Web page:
).
The following expression fits a variogram model to our data:

```
library(automap)
vm_auto <- autofitVariogram(
formula = mean_annual_rainfall ~ 1,
input_data = dwd_sp
)
plot(vm_auto)
```

In the plot above the points show the sample empirical variogram. The
numbers indicate the number of pairs assigned to the bin, and the
continuous line is the fitted variogram model. In this case, the
selected model was *Matérn, M. Stein’s parameterization* (code
name “Ste”), with the four parameter values stated in the bottom-right
corner of the image.

The function returns an object of type `autofitVariogram`

.
This object contains the fitted variogram model, which can be accessed
with the `$`

operator.

`vm_auto$var_model`

```
## model psill range kappa
## 1 Nug 15442.86 0.0 0.0
## 2 Ste 50425.68 283865.8 0.2
```

So far we assumed that the spatial correlation structure is the same
in all directions (isotropic). Hence, the covariance function depends
only on the magnitude of the lag vector \(h\) and not on the direction. In many
cases, however, the autocorrelation shows a structure that is different
in different directions. This property of a spatial process is referred
to as **anisotropy**.

The most commonly employed model for anisotropy is *geometric
anisotropy*, with the semivariogram reaching the same sill in all
directions, but at different ranges. To check for directional
dependence, we use directional empirical semivariograms, which include
only those values for data pairs falling within certain directional
bands as well as falling within the prescribed lag limits.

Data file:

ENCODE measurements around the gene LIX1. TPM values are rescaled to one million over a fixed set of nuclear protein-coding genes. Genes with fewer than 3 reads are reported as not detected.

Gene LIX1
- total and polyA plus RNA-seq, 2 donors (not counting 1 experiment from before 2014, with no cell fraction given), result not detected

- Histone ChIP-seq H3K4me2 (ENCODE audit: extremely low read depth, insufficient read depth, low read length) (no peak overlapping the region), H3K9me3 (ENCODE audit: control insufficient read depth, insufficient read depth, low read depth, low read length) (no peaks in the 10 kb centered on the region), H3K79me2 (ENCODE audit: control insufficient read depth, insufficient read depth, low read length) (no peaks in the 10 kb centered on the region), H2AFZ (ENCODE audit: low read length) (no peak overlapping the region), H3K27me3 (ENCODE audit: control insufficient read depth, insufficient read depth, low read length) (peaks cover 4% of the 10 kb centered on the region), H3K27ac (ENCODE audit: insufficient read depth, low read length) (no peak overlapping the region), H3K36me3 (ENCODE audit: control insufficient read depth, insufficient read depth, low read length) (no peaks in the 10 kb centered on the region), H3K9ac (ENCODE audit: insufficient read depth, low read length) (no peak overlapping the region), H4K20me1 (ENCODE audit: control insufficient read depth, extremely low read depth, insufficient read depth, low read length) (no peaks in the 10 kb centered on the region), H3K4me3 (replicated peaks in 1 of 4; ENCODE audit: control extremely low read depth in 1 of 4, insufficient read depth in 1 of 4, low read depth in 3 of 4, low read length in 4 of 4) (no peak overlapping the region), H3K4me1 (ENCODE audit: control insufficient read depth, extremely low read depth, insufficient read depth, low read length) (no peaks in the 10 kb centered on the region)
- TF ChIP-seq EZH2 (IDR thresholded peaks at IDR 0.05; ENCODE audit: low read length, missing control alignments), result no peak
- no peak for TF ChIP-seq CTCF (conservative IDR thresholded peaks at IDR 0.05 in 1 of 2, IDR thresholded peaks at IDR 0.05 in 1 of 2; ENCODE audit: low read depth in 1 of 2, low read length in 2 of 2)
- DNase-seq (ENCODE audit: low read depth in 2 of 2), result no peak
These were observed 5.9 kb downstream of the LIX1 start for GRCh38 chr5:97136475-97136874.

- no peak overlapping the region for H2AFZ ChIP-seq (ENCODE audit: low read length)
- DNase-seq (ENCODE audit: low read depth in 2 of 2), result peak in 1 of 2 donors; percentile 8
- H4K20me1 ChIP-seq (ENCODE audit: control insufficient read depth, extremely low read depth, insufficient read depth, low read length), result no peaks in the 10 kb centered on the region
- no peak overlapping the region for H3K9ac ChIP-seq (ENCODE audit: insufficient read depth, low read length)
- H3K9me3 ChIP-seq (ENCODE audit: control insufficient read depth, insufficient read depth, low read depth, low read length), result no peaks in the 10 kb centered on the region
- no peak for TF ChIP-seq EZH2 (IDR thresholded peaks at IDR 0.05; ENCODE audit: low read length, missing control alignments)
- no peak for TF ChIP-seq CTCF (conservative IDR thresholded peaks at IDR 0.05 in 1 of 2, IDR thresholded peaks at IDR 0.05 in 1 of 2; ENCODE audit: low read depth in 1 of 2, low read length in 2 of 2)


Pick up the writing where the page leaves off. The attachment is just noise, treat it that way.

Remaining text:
With the `gstat`

package we can account for anisotropy by
specifying directional bands by an azimuthal direction. The
`variogram()`

function accepts an `alpha`

parameter, which indicates the direction in plane in positive degrees
clockwise. For example, we may specify the main directions to be \(0^\circ\), \(45^\circ\), \(90^\circ\), and \(135^\circ\) with angular tolerance of \(22.5^\circ\).

```
alpha <- (0:3) * 45
alpha
```

`## [1] 0 45 90 135`

If we plug the additional argument `alpha`

into the
`variogram()`

function call and plot it, we see a panel plot,
where each plot corresponds to a certain directional band. Note that
directional semivariograms are often noisier due to the reduced number
of data pairs used for the estimation.

```
ev_anis <- variogram(mean_annual_rainfall ~ 1, dwd_sp, alpha = alpha)
plot(ev_anis)
```

The plot does not show overwhelming evidence of anisotropy. Let us
add our exponential variogram model we fitted in the previous section
(`vm_exp`

) to see if it fits the data in all four directional
bands.

`plot(ev_anis, vm_exp)`